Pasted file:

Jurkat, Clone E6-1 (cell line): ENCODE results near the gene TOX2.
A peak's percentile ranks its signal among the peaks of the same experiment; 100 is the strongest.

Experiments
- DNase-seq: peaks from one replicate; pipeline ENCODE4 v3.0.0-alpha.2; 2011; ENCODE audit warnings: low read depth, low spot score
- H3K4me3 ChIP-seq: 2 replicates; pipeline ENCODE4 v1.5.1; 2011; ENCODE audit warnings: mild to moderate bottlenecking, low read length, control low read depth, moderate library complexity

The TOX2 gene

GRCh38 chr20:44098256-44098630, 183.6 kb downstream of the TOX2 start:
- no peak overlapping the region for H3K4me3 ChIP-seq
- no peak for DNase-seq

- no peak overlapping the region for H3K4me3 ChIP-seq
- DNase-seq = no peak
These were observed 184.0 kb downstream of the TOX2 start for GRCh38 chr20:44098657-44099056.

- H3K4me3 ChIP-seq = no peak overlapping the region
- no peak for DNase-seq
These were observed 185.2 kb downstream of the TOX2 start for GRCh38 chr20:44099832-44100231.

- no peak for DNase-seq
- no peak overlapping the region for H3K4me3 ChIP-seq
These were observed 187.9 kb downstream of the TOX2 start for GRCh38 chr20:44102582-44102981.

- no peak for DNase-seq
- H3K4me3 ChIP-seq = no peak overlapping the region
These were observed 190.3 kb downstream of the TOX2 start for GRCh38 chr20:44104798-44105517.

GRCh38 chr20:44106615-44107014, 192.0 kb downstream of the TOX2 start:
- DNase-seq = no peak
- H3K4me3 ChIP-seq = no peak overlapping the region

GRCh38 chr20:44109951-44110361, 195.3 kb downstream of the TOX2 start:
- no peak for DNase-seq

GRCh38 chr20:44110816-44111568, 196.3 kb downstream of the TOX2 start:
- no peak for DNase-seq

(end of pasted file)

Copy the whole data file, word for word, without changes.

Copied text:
Jurkat, Clone E6-1 (cell line): ENCODE results near the gene TOX2.
A peak's percentile ranks its signal among the peaks of the same experiment; 100 is the strongest.

Experiments
- DNase-seq: peaks from one replicate; pipeline ENCODE4 v3.0.0-alpha.2; 2011; ENCODE audit warnings: low read depth, low spot score
- H3K4me3 ChIP-seq: 2 replicates; pipeline ENCODE4 v1.5.1; 2011; ENCODE audit warnings: mild to moderate bottlenecking, low read length, control low read depth, moderate library complexity

The TOX2 gene

GRCh38 chr20:44098256-44098630, 183.6 kb downstream of the TOX2 start:
- no peak overlapping the region for H3K4me3 ChIP-seq
- no peak for DNase-seq

- no peak overlapping the region for H3K4me3 ChIP-seq
- DNase-seq = no peak
These were observed 184.0 kb downstream of the TOX2 start for GRCh38 chr20:44098657-44099056.

- H3K4me3 ChIP-seq = no peak overlapping the region
- no peak for DNase-seq
These were observed 185.2 kb downstream of the TOX2 start for GRCh38 chr20:44099832-44100231.

- no peak for DNase-seq
- no peak overlapping the region for H3K4me3 ChIP-seq
These were observed 187.9 kb downstream of the TOX2 start for GRCh38 chr20:44102582-44102981.

- no peak for DNase-seq
- H3K4me3 ChIP-seq = no peak overlapping the region
These were observed 190.3 kb downstream of the TOX2 start for GRCh38 chr20:44104798-44105517.

GRCh38 chr20:44106615-44107014, 192.0 kb downstream of the TOX2 start:
- DNase-seq = no peak
- H3K4me3 ChIP-seq = no peak overlapping the region

GRCh38 chr20:44109951-44110361, 195.3 kb downstream of the TOX2 start:
- no peak for DNase-seq

GRCh38 chr20:44110816-44111568, 196.3 kb downstream of the TOX2 start:
- no peak for DNase-seq